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There are four tank classes, Stealth, Battle, Heavy, and Demolisher: Stealth tanks are weaker with lower firepower but are hard to hit with missiles; Battle tanks are the most agile; Heavy tanks have the strongest armor and greatest firepower but are slow and clumsy; and Demolishers are perfect to attack enemy installations but are not maneuverable enough for tank warfare. Each tank contains four armor plates that absorb incoming fire and gradually wear off; and a power plant, engine, and sensor suite that can all be damaged by enemy fire. It seems a bit ironic that the developers gave so much attention to making individual parts of the tanks independently destructible while at the same time giving so little realism to the performance characteristics of the tanks themselves.
The six weapons systems at your disposal are particularly disappointing. I was especially disheartened by the intentional decision to make the auto-targeting system for the missiles dysfunctional in the most critical combat situations. The default weapon is the Rail Gun, which shoots out short-range shells that have to hit a target multiple times to destroy it. Far more effective are long-range explosive Missiles, but unlike in most games of this type they will not home in on most buildings or tanks (this omission can be really frustrating). You may also have access to Rockets speeding toward their targets, Plasma Cannons incinerating anything in their path, Laser Designators triggering special surface-to-surface missiles, and Mines exploding on impact; but none of these is particularly innovative or spectacular in terms of either its conceptualization or its effects on designated targets.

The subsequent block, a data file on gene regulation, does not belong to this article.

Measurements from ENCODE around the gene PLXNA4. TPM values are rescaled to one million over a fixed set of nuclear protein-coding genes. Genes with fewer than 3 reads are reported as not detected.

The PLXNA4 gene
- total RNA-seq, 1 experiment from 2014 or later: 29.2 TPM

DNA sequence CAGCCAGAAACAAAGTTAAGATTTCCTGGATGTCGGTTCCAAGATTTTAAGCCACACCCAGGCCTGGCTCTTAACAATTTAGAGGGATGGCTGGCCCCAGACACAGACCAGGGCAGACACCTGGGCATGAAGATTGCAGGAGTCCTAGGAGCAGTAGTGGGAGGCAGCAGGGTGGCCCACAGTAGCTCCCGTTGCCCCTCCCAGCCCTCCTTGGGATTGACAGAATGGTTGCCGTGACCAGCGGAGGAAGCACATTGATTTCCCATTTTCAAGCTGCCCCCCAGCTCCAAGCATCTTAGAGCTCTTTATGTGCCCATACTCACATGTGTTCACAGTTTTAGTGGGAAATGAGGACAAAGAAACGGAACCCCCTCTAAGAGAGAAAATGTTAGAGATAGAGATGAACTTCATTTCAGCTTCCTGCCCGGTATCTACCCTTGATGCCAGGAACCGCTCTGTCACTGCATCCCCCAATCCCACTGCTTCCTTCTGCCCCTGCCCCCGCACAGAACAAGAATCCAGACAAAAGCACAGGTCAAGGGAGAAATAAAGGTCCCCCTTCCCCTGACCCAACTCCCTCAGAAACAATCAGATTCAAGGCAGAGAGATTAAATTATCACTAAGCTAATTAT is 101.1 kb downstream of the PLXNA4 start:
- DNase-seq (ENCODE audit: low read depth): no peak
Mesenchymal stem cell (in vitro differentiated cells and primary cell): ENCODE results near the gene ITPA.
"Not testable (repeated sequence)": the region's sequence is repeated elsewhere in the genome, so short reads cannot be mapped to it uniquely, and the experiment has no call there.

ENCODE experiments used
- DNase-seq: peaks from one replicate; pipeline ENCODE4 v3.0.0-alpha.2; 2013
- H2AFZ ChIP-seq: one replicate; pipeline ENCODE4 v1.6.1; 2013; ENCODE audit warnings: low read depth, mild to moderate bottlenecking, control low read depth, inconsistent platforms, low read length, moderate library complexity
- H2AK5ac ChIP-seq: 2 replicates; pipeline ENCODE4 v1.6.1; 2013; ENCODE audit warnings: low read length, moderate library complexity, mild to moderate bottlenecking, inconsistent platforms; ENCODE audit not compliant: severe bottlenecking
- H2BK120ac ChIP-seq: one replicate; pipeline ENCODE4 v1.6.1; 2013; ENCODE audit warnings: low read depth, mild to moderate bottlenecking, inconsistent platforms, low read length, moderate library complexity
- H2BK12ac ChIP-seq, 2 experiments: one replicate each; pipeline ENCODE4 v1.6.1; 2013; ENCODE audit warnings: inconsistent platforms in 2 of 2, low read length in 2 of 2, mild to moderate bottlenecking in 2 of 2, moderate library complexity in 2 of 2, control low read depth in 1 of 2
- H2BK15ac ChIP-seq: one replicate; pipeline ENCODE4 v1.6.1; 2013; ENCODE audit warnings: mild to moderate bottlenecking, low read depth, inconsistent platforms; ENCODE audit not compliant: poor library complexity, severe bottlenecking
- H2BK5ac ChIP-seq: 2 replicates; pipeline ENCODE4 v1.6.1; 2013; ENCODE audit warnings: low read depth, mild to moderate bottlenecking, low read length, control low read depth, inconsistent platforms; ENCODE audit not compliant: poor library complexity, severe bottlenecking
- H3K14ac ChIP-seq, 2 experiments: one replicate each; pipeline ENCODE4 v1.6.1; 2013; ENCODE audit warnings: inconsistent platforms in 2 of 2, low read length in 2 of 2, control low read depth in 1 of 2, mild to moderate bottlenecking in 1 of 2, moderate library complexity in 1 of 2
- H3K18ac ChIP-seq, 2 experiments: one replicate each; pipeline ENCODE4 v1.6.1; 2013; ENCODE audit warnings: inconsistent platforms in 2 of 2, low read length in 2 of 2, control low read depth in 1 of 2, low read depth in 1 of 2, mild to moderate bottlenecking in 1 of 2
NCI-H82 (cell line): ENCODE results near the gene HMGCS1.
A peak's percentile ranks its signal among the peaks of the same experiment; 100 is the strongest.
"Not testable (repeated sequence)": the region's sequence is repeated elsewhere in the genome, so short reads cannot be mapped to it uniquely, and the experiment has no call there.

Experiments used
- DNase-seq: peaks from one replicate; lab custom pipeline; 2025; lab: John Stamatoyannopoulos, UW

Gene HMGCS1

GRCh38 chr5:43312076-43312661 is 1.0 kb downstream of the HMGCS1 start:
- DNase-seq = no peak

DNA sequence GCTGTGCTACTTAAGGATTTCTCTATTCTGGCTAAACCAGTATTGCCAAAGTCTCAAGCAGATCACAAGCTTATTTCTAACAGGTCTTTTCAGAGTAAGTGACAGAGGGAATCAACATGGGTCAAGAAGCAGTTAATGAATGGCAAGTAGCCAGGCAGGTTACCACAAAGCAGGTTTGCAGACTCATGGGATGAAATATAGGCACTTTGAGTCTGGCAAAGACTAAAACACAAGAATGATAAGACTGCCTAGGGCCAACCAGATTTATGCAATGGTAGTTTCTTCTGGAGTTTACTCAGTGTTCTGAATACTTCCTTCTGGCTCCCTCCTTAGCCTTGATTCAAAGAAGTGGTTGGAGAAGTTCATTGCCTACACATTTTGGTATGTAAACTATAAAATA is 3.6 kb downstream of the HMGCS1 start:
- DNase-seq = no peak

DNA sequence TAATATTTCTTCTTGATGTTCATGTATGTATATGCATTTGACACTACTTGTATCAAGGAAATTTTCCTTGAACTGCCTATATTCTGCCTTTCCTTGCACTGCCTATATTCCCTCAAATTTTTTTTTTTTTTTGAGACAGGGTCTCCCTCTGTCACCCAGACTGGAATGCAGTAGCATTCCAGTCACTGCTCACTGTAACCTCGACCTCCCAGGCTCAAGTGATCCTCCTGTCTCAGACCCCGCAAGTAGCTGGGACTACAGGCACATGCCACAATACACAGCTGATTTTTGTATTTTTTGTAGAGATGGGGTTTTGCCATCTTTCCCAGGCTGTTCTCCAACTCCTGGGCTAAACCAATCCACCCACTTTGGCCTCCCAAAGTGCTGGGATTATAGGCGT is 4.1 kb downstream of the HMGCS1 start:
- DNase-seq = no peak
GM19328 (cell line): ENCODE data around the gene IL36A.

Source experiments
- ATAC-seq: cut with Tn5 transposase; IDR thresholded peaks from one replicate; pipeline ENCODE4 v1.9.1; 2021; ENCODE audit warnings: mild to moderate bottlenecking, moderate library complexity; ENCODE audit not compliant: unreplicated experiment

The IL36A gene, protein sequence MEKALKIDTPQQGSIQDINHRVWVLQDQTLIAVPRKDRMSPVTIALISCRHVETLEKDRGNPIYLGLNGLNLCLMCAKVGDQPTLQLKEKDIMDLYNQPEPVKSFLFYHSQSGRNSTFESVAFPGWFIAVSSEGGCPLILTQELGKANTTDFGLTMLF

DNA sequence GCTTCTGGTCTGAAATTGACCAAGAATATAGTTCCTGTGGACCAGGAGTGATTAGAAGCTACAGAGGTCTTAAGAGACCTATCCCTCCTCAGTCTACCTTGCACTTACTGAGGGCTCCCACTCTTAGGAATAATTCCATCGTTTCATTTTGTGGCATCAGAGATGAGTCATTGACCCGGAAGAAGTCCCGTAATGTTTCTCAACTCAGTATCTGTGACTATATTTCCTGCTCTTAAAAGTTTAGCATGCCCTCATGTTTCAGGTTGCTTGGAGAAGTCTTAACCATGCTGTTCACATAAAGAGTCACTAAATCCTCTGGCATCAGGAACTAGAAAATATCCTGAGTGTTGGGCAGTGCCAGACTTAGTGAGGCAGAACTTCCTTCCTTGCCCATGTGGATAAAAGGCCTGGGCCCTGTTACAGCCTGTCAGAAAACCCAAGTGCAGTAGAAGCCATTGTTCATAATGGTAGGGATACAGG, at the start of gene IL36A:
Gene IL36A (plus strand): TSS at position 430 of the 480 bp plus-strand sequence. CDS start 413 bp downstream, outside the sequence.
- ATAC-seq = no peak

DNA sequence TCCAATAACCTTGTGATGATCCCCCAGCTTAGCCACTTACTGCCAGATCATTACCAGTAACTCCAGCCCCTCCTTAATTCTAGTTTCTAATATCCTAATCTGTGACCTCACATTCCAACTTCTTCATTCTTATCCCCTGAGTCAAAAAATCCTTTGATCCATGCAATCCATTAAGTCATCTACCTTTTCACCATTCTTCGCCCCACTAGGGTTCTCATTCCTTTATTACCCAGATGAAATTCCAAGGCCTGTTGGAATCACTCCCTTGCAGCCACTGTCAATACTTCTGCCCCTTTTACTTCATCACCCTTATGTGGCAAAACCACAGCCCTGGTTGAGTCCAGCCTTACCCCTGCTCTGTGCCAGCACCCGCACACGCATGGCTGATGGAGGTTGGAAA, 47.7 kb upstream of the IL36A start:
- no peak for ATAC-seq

Both single-player and multiplayer missions are fully customizable with the included scenario editor. This built-in editor allows you to add, move, and delete objects (tanks and installations) on the scenario map, as well as to specify which ones are designated targets. You may also set scenario options such as whether tanks regenerate and how quickly they regenerate, whether targets, installations, and vehicles will be revealed to the enemy, and whether teleporting is allowed in multiplayer confrontations. Overall, I found this editor relatively easy to use, although it takes some practice to give a scenario the right balance of elements, and is a definite plus in extending the replay value of the game.
In the end, I must conclude that the use of floating tanks here is more of a gimmick than a means of really enhancing the play experience. From the way the vehicles handle in this game, they might as well be blimps as tanks; you never at any point have the sense that you are commanding anything like a conventional military armored vehicle. Had this offering included a swiveling tank turret, a view from inside a tank, or the ability to customize tanks, then the illusion of tank combat might have been significantly enhanced. Juxtaposing the feeling here to that of the highly realistic tank combat in Digital Image Design’s Wargasm provides a night-and-day contrast.
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